James Bond shoots for the sky in ‘Skyfall’

Brent Bader, IV Leader columnist

It has been 50 years since James Bond was first shown on film with “Dr. No” and almost 60 years since he made his debut in English literature with “Casino Royale;” now we have 23 official films and James Bond is still as strong as ever with his latest outing in “Skyfall.”
This is the third film since the James Bond cannon was rebooted with “Casino Royale” which chronicled Bond’s first double-0 assignment and gave the universe a more realistic feel.  Those 50 years have not been easy on Bond with a few missteps here and there such as the last installment “Quantum of Solace,” but it is safe to say that “Skyfall” stands tall among the better installments in the series.
“Skyfall’s” premise is fairly basic with MI6’s secret agent list being stolen by a terrorist cell led by Raoul Silva, played by Javier Bardem, and an assumed dead James Bond returns from his brief retirement to chase the list down.
Daniel Craig and Judi Dench return as James Bond and M respectively and give fantastic performances, most in part due to the increase in M’s role in the movie and the various scenes that the two share together which accentuates their professional relationship.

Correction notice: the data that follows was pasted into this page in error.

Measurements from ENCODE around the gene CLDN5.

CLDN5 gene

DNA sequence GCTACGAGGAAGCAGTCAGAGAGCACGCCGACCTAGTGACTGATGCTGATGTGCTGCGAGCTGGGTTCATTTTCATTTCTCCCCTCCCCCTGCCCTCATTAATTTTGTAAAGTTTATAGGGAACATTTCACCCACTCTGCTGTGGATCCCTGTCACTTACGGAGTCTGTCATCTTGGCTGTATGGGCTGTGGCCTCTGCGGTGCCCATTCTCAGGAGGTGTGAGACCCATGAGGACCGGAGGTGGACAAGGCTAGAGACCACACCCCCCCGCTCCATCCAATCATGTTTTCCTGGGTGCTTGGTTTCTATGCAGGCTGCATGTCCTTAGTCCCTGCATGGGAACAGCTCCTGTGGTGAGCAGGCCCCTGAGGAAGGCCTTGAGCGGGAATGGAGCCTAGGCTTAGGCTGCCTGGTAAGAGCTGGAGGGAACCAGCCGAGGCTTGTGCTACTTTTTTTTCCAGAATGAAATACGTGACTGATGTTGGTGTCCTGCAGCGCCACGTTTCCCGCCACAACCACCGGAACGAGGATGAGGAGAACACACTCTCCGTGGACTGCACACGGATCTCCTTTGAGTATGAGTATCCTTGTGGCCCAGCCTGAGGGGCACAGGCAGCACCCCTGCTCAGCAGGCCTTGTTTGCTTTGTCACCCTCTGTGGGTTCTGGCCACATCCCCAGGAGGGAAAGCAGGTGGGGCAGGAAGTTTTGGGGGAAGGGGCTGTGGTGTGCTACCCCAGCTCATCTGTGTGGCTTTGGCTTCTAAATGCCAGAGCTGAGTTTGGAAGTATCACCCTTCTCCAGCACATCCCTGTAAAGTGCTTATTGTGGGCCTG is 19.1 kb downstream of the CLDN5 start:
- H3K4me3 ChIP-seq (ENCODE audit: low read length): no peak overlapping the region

The rest of the supporting cast works well together and Bardem’s character makes for a classic Bond villain, one which draws many similarities to other recent and popular movie villains, such as The Joker and Bardem’s performance as the shotgun-wielding psycho Anton from “No Country for Old Men.”
The plot continuously touches on the idea of no longer needing a Bond in the current world where most work is done behind a computer and not on the field, which is an interesting idea given the series 50th anniversary.
There are also a lot of references and jokes made about the quirky gadgets and villains from the series history for the 50th anniversary but, while funny, they don’t necessarily work in this rebooted universe at times feeling forced or unnecessary.
Surprisingly, one of the best aspects of this film are its cinematography as a few of the scenes were shot beautifully.  Great use of lights and shadows create memorable imagery, such as an intense fight scene that only show their silhouettes due to the neon lights in the background.
The third and final act is quite slow compared to the fast pace of the rest of the movie; however, it is used effectively to give us a short look at James Bond’s past and is a small bump on an otherwise smooth road.
“Skyfall” is a great film and one that should probably please James Bond fans of all generations and fans of action movies in general.